Question:
Does this definition make $J^\infty E$ also be the projective limit $\underset{\longleftarrow}{\lim}_k J^k E$ formed in Frechet manifolds?
Hence:
For $X$ a finite dimensional smooth manifold, regarded as a Frechet manifold, is it true that
$Hom_{FrechetMfd}(X, J^\infty E) \simeq \underset{\longleftarrow}{\lim}_k Hom_{SmthMfd}(X, J^k E)$?
Ah, never mind, it seems that chapter 7 of Saunders’ The geometry of jet bundles has everything I need.
I still have a question, on the relation between the following three levels of finite order-ness.
Let $X = \lim_k X_k$ be a sequential projective limit of manifolds (formed in some bigger ambient category). For a function
$f \;\colon\; X \to \mathbb{R}$say that
$f$ is globally of finite order if it comes from a function $f_k \colon X_k \longrightarrow \mathbb{R}$ for some $k \in \mathbb{N}$;
$f$ is locally of finite order if for every point of $X$ there is an open subset $U_k$ around its projection in $X_k$, for some $k$, such that restricted to the pre-image of $U_k$ in $X$, $f$ comes from a function $f_{U,k} \colon U_k \longrightarrow \mathbb{R}$;
$f$ is formally of finite order if at each point of $X$ the partial derivatives of $f$ are non-vanishing only along a finite-dimensional subspace of the tangent space at that point.
Question: How are points 2 and 3 related? Are they equivalent?
As far as I can tell, the Fréchet topology on the sequential limit $\mathbb{R}^{\leftarrow \infty}$ (so denoted to distinguish it from the colimit) of the $\mathbb{R}^n$’s (with arrows $\mathbb{R}^n \to \mathbb{R}^m$ if $n \geq m$) is induced as for an ILH space. One takes the limit in the category of topological vector spaces to be the coarsest such that the projections are continuous, but I believe this is induced by the countable sequence of seminorms $||-||_n \colon \mathbb{R}^{\leftarrow \infty} \xrightarrow{pr_n} \mathbb{R}^n \xrightarrow{||-||} \mathbb{R}$. In particular, given a Fréchet manifold $M$ and compatible maps $f_n\colon M \to \mathbb{R}^n$ forming a cone, we get a continuous map $f\colon M \to \mathbb{R}^{\leftarrow\infty}$. So there can be at most one map of the kind required by the universal property of the limit in the category of Fréchet spaces.
To check this map is smooth, we can use the fact Fréchet manifolds form a full subcategory of diffeological spaces, and so check what happens on plots. Thus for a smooth map $p\colon \mathbb{R}^k \to M$, we need to check that $f p\colon \mathbb{R}^k \to \mathbb{R}^{\leftarrow \infty}$ is smooth. But such a map is precisely determined by its compositions with the projections, so we might as well assume wlog that our Fréchet manifold is in fact $\mathbb{R}^k$.
So we need to show that given a compatible sequence of smooth maps $g_n\colon \mathbb{R}^k \to \mathbb{R}^n$ the resulting continuous map $g\colon \mathbb{R}^k \to \mathbb{R}^{\leftarrow\infty}$ is smooth. But this is just showing that all the partial derivatives exist and are continuous, and I believe that this reduces to showing that the partial derivatives of $g$ are the induced maps from all the partial derivatives of the $g_n$ (and note that the transition maps $\mathbb{R}^n\to \mathbb{R}^m$ have rather trivial partial derivatives so that the chain rule doesn’t do anything strange), and then continuity is assured.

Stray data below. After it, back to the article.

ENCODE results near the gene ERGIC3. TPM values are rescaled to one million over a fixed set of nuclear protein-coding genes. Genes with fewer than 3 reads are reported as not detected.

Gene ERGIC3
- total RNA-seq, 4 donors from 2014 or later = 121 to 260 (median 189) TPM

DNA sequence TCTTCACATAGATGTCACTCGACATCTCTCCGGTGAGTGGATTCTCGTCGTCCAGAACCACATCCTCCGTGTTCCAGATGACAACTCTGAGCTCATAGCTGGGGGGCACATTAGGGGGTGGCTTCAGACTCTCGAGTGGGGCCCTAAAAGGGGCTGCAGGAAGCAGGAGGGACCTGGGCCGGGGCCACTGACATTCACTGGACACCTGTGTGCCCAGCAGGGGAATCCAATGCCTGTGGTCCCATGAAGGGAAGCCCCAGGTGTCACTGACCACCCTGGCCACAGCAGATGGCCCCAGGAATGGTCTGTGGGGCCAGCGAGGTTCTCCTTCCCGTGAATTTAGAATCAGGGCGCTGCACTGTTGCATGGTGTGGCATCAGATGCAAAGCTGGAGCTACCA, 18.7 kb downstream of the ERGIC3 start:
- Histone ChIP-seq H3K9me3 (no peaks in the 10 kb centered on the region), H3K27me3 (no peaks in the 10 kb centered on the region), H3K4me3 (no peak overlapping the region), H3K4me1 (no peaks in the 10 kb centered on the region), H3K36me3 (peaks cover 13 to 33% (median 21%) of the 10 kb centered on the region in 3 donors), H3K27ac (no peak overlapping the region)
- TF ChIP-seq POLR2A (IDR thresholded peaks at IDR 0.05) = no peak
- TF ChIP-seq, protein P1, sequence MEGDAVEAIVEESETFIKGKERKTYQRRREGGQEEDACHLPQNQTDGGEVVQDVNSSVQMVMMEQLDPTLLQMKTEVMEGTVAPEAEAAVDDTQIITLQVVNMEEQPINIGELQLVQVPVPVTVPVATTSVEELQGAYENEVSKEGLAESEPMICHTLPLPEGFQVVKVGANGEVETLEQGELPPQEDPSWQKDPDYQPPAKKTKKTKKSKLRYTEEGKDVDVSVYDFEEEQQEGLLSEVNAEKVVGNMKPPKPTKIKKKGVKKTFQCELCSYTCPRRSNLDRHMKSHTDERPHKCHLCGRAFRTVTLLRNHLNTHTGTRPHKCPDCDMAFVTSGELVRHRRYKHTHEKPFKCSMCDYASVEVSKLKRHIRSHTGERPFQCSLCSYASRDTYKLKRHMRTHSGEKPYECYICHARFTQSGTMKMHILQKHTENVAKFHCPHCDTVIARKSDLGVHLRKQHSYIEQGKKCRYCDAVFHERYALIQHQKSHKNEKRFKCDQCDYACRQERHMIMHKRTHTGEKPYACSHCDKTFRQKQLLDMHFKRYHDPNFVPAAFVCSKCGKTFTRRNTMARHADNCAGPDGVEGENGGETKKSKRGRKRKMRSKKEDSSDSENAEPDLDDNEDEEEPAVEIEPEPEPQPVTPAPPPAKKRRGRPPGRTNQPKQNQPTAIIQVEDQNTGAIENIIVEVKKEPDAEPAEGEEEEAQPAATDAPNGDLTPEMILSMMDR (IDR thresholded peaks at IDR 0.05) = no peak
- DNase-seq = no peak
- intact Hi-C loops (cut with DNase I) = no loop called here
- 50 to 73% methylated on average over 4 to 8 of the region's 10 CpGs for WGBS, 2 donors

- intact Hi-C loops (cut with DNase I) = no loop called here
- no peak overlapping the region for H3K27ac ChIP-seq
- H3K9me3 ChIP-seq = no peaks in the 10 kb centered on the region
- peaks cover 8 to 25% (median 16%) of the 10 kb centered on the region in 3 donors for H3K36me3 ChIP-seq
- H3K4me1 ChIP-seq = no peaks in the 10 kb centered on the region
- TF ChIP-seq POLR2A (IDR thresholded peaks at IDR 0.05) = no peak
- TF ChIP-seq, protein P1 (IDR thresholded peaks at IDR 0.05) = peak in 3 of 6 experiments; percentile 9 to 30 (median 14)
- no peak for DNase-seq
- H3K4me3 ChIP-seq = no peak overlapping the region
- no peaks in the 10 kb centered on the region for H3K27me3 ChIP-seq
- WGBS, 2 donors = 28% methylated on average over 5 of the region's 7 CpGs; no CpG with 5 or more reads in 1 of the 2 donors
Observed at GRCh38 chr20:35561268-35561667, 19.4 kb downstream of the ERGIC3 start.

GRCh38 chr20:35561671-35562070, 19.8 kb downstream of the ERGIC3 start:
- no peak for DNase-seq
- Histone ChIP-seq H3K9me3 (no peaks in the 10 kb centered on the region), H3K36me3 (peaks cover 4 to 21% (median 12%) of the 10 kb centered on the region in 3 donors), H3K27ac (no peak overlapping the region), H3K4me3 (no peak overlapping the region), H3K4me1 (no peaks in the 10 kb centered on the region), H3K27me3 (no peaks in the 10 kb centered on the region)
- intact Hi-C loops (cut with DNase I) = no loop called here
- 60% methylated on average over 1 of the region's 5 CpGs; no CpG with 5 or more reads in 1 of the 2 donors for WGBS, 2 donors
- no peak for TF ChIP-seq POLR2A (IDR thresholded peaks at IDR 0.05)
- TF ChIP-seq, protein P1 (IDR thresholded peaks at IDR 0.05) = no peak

(There is a nice collision here between the two senses of the word ’limit’: we want to take the limit of functions to a limit, and so take the limit of the functions in the cone :-)
All in all, I think the argument works out.
Something like this should also be true for sequential ILH manifolds, in all likelihood, say for those where the limit is over a diagram of submersions.
Thanks, David!
So we need to show that given a compatible sequence of smooth maps $g_n\colon \mathbb{R}^k \to \mathbb{R}^n$ the resulting continuous map $g\colon \mathbb{R}^k \to \mathbb{R}^{\leftarrow\infty}$ is smooth. But this is just showing that all the partial derivatives exist and are continuous, and I believe that this reduces to showing that the partial derivatives of $g$ are the induced maps from all the partial derivatives of the $g_n$ (and note that the transition maps $\mathbb{R}^n\to \mathbb{R}^m$ have rather trivial partial derivatives so that the chain rule doesn’t do anything strange), and then continuity is assured.
Yes, this is what I found spelled out in Saunders’s “The geometry of jet bundles”, chapter 7. There it is Lemma 7.1.8.
I am starting to make some notes on this at Frechet manifold – Projective limits of finite-dimensional manifolds. Please feel invited to expand further!
There is this new book
but I have not seen much of its inside yet (GoogleBooks is shy about showing it).
Hi David,
just to be sure, allow me to get back to this paragraph of yours above:
As far as I can tell, the Fréchet topology on the sequential limit $\mathbb{R}^{\leftarrow \infty}$ (so denoted to distinguish it from the colimit) of the $\mathbb{R}^n$’s (with arrows $\mathbb{R}^n \to \mathbb{R}^m$ if $n \geq m$) is induced as for an ILH space. One takes the limit in the category of topological vector spaces to be the coarsest such that the projections are continuous, but I believe this is induced by the countable sequence of seminorms $||-||_n \colon \mathbb{R}^{\leftarrow \infty} \xrightarrow{pr_n} \mathbb{R}^n \xrightarrow{||-||} \mathbb{R}$.